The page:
It was with a handshake and a 53 run deficit at 4.55pm on Day Four of their encounter with Kent that Lancashire regained their top flight status in the County Championship.
The away side would have envisaged securing promotion in a more dominant fashion before this match began, but given the mess they found themselves at the start of the final day at the St. Lawrence Ground they will be happy to have taken the requisite points regardless.
As it turned out, Lancashire made it through the day with few difficulties thanks to the resolve of Steven Croft, Haseeb Hameed and Alex Davies.
Croft made his second gritty fifty of the match in the epitome of what might be termed a ‘captain’s knock’. His innings of 72 not out lasted a four hours and six minutes, using up 209 of the deliveries at Kent’s disposal as they tried to take the eight Lancashire wickets that remained at the beginning of the day.
A study of concentration and restraint – particularly given that the 30 year-old had already batted for over four hours the day before during Lancashire’s first innings – Croft was rock-solid, barely giving Kent’s bowlers a sniff of his wicket.
Entirely unruffled by the gang of fielders that surrounded him for large parts of the day – a gathering sufficient in number and close enough in proximity that it would have been banned under certain totalitarian regimes – Croft’s focus was unwavering.
Apart from the occasional risk-free pull-shot or drive into a deserted outfield when the ball warranted nothing else, a straight bat kept tight to his body was all Croft was willing to show the Kent attack.
He was ably supported by his wicketkeeper Alex Davies who reached a seventh Championship fifty of the season not long before the captains’ decision to call it a day. Batting for 153 balls and six minutes short of three hours for his unbeaten 58, Davies followed Croft’s example in resisting temptation and subjugating run-scoring to a secondary concern behind survival.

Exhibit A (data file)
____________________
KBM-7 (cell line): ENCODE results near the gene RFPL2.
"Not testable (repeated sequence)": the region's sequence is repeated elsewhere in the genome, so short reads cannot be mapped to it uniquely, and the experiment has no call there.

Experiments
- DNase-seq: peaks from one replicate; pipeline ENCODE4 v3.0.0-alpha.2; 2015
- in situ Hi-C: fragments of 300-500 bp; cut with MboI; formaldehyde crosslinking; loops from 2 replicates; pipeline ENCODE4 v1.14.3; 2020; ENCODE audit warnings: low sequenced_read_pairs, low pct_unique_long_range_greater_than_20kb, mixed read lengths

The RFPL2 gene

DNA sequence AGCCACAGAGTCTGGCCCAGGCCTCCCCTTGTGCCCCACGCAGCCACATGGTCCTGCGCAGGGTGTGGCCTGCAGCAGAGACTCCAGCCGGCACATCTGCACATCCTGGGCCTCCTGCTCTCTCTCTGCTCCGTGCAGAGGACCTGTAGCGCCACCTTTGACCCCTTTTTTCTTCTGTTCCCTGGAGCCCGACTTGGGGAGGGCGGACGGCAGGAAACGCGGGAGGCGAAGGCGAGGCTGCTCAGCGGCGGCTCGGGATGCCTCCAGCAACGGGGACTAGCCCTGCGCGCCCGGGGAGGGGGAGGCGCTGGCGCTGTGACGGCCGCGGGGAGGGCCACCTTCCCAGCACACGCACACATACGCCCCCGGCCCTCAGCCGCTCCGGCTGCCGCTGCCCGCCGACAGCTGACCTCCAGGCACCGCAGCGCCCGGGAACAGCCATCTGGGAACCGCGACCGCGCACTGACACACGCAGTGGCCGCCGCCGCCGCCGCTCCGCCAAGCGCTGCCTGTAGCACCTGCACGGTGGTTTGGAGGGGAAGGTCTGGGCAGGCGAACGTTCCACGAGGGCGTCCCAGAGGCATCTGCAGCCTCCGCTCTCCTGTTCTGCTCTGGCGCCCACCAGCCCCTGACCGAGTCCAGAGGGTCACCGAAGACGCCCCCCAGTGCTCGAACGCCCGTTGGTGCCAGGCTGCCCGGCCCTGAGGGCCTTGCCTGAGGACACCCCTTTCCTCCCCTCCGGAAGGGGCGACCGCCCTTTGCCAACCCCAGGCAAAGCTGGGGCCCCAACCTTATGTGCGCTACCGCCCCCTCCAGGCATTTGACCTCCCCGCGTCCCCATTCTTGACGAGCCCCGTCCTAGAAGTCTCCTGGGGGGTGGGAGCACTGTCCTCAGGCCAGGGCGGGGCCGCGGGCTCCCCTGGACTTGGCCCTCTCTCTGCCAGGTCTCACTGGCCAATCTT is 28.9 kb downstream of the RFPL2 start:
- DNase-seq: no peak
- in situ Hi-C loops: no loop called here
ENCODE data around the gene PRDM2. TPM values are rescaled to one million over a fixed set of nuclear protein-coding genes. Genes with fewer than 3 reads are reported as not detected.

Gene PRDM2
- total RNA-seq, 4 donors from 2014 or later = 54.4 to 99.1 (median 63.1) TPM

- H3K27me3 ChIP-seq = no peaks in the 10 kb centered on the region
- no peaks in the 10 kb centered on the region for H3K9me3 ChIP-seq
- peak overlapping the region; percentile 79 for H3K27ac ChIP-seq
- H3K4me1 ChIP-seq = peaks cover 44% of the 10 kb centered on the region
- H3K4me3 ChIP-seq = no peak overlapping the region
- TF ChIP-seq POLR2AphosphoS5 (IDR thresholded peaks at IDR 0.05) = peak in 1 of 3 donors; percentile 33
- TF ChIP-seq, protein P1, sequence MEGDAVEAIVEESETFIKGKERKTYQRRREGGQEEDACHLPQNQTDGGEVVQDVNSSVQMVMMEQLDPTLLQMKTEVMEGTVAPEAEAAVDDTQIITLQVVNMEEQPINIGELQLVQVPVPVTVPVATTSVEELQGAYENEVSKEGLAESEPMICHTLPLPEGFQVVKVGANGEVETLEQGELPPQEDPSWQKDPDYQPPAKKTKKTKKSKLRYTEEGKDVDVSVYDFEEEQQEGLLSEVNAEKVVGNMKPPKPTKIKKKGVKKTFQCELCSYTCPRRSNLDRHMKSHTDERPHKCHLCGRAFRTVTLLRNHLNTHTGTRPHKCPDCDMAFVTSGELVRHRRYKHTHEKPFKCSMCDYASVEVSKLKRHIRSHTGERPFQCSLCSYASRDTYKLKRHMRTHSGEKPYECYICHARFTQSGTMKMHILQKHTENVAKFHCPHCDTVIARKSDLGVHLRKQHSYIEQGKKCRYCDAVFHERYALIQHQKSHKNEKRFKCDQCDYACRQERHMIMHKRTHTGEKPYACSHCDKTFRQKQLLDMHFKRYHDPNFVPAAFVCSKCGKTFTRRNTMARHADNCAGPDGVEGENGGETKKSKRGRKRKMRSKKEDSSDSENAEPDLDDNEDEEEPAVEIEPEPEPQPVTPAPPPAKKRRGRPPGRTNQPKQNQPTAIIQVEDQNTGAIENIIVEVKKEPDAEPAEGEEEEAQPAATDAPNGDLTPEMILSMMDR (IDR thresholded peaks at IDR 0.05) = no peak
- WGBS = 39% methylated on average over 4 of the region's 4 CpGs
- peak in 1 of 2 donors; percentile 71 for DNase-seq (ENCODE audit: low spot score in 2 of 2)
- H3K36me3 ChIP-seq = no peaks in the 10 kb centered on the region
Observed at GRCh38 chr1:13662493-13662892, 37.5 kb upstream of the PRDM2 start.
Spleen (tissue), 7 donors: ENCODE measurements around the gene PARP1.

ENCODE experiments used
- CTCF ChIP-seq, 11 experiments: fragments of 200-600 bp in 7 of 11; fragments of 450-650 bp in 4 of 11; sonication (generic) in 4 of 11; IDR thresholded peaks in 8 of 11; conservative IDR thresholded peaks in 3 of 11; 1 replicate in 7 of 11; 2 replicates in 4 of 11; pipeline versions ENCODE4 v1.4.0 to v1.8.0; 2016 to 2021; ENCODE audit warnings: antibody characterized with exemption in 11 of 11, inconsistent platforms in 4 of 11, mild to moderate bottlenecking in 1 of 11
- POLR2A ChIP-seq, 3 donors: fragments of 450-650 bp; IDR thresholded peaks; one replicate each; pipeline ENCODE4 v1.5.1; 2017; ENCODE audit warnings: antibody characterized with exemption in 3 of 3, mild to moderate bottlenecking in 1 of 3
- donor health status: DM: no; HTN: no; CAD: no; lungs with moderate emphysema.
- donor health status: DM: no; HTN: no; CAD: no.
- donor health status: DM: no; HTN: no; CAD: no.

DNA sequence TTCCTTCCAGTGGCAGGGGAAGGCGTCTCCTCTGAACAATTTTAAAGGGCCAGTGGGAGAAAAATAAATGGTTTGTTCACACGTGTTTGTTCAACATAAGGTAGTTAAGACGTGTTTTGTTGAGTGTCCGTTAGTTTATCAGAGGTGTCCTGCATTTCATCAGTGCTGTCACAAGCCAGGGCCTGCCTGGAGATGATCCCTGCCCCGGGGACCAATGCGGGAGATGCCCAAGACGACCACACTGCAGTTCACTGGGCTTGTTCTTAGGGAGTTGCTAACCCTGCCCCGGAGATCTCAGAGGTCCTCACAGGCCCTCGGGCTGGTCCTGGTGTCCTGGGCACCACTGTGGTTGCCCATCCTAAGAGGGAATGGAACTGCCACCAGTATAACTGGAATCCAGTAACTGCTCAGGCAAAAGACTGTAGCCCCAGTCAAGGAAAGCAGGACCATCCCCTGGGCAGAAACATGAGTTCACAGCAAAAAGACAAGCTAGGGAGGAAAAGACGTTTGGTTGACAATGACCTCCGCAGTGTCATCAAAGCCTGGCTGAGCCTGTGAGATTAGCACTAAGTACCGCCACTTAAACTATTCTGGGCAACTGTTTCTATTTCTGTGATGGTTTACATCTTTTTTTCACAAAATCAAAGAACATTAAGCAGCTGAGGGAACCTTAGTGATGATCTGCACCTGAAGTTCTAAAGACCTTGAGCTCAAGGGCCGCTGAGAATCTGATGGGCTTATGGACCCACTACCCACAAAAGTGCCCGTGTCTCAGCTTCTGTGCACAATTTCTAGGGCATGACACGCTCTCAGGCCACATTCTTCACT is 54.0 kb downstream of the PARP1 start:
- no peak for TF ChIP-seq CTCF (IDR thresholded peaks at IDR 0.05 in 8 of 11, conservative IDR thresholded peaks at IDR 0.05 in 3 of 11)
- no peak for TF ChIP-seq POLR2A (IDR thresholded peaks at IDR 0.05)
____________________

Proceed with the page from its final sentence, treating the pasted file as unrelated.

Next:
Earlier, either side of Darren Stevens’s dismissal of Ashwell Prince leg-before in the 17th over of the morning, Lancashire opening batsman Haseeb Hameed had demonstrated great maturity during his own rearguard action.
His 44, a career high in just his second first-class match, lasted 203 minutes and 138 balls and revealed the 18 year-old to be a highly organised player with an ice-cool temperament and a very bright future.
Resuming this morning on 17 and his side in trouble at 47 for two, an intimate knowledge of the whereabouts of his off-stump and a textbook forward defence frustrated Kent until the 37th over of the day when a Calum Haggett off-cutter sent his stumps flying.
This left Lancashire with six wickets in hand and the best part of two sessions to survive. Thanks to the diligence of Croft and Davies, they made it through to an early finish without sustaining any further losses.
Kent’s bowlers couldn’t be faulted for their efforts on an increasingly lifeless pitch and they stuck to their task admirably. James Tredwell might have been expected to have caused more problems on a fourth day pitch, but truth be told, there was very little on offer for the off-spinner.
Having been so dominant for the majority of this match and desperate to record only a fourth Championship win of the season, it was reluctantly that captain Sam Northeast offered his hand and accepted a draw and twelve points.
Lancashire return home to prepare for their likely title-deciding fixture with fellow promotion-winners Surrey that begins a week on Monday at Old Trafford, whilst Kent will have one more opportunity to record a Championship victory at Canterbury where they remain winless this season.